@DanF, I will not post the problem on a web site reachable by Google, where people hostile to Judaism can find it.
1d
comment Is learning the Tanya dangerous?
I have SEVERE problems with the end of ch. 1 (along with several other quotes that make a similar point). But I don't think it's dangerous...
2d
comment For how many years was Aliya L'Regel kept?
All we know is that we have no record of a navi yelling at them for neglecting aliyah laregel, and that in Elakanah's day, going was taken for granted.
2d
comment Destruction of Angel Worship Sites
I attempted to use the Rambam's opening and R' Hirsch's discussion of the cult of Apis to show that any answer about idolatry would apply to angel-worship in particular. Then I went on to show that the prohibition isn't relevant in practice, unless you know of a place where they currently worship an idol representing an angel...
2d
comment How do you pay a debt (not a loan) in a different currency?
The problem with futures and ribis does not apply to fiat money. If I had the time to look up sources, this would be an answer. Perhaps someone can take the suggestion to Google and have some success writing one.
2d
comment For how many years was Aliya L'Regel kept?
Down-voting without constructive criticism doesn't help me much.
2d
comment For how many years was Aliya L'Regel kept?
If "just" two tribes came, it would still be a miracle that we all fit. For that matter, getting qorban Pesach slaughtered on time seems miraculous. But it's not listed either. BTW, these miracles ended pretty early in the Second Temple era, with the death of Shimon haTzadiq. Shimon haTzediq was of the last of the Great Assembly (Avos 1:2) and the kohein gadol who met Alexander the Great.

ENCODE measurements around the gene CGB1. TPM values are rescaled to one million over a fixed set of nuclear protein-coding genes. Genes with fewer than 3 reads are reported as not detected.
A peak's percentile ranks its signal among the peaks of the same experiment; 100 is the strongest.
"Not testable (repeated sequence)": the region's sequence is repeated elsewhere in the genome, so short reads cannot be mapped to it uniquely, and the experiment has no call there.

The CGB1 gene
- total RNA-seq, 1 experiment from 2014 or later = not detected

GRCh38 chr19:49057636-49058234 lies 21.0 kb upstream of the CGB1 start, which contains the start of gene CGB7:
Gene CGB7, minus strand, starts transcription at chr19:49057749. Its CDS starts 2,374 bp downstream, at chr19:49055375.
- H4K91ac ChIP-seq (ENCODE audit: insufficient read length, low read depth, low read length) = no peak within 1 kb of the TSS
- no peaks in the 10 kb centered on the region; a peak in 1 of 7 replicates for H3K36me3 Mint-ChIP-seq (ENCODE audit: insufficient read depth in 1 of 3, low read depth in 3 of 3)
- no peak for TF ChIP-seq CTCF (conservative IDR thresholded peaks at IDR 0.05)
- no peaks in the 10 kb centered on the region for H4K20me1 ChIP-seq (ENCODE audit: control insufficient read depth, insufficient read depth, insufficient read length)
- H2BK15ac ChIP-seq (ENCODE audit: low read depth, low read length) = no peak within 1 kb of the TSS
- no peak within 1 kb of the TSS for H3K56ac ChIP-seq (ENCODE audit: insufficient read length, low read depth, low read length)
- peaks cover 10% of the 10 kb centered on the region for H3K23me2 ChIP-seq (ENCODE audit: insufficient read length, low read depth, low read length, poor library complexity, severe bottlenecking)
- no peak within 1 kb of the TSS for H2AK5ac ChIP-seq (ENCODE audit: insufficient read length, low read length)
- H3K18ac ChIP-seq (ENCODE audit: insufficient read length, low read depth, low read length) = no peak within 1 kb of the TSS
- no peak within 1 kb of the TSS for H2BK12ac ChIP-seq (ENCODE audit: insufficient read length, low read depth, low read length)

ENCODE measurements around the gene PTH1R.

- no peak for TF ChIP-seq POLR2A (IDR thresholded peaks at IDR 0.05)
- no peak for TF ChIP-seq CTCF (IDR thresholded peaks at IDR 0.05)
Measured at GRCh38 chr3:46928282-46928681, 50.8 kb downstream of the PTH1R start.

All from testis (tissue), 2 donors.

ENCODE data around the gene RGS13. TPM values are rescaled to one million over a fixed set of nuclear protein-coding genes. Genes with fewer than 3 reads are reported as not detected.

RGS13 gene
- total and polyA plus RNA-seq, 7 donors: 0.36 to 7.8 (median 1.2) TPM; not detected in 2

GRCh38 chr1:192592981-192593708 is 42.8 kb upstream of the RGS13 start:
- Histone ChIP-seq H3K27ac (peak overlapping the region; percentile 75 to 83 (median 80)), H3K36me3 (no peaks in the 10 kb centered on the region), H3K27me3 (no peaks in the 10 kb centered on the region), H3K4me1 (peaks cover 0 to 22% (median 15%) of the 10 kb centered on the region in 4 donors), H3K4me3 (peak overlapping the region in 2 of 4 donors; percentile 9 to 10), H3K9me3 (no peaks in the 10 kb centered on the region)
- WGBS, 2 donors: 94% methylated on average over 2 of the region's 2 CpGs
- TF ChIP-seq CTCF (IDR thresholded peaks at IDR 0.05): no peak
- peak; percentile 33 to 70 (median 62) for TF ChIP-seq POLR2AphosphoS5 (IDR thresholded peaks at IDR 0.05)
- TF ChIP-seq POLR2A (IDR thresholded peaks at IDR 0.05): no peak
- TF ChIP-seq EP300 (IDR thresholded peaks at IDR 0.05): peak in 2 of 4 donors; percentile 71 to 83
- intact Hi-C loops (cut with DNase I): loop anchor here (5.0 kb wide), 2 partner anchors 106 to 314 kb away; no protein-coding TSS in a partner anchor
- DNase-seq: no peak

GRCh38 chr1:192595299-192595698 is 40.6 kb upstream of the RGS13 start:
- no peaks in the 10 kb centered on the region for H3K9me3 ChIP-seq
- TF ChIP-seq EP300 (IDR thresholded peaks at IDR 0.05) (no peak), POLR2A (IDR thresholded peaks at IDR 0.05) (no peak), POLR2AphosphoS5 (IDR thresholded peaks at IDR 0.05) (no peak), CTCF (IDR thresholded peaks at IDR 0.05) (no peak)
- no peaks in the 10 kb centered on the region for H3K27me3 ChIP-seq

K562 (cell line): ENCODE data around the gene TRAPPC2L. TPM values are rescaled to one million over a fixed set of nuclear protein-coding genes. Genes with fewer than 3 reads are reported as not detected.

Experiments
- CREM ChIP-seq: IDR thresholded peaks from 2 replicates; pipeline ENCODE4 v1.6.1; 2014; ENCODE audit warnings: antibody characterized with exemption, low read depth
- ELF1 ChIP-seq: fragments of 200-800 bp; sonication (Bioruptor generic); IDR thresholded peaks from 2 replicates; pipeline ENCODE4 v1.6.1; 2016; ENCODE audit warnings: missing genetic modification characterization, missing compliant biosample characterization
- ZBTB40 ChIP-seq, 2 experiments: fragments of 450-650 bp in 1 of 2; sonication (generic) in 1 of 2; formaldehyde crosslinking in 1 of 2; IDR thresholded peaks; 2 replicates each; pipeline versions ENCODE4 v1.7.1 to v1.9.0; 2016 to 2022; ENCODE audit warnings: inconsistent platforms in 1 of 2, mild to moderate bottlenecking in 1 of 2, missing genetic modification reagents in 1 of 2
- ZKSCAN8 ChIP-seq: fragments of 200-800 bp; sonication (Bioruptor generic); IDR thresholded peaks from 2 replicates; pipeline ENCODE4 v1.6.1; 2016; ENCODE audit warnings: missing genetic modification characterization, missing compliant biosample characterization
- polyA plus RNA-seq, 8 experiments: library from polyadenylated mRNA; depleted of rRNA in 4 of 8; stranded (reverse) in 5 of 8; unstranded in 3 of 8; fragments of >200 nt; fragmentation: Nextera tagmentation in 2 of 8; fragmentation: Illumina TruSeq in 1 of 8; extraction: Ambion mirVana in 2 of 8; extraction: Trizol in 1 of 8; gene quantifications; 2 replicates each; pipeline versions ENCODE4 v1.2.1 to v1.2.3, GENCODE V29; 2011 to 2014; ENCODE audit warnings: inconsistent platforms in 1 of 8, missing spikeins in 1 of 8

Aug
28
comment What does the blue color mean in Judaism?
The notion that the colors of our people are blue and white probably date to "Judah's Colors" by Ludwig August Frankl in Austria, 1864. And if not, Herzl thought so. The poem mentions the blue stripes at the bottom of the kohein gadol's hem (not sure that's historically accurate, there was argaman-purple too), the color of the firmament, "blue and white are the borders of Judah". No mention of tallises. But it's likely that the blue striped tallis and the Israeli flag have a common source.
Aug
27
comment Convert without accepting mitzvos?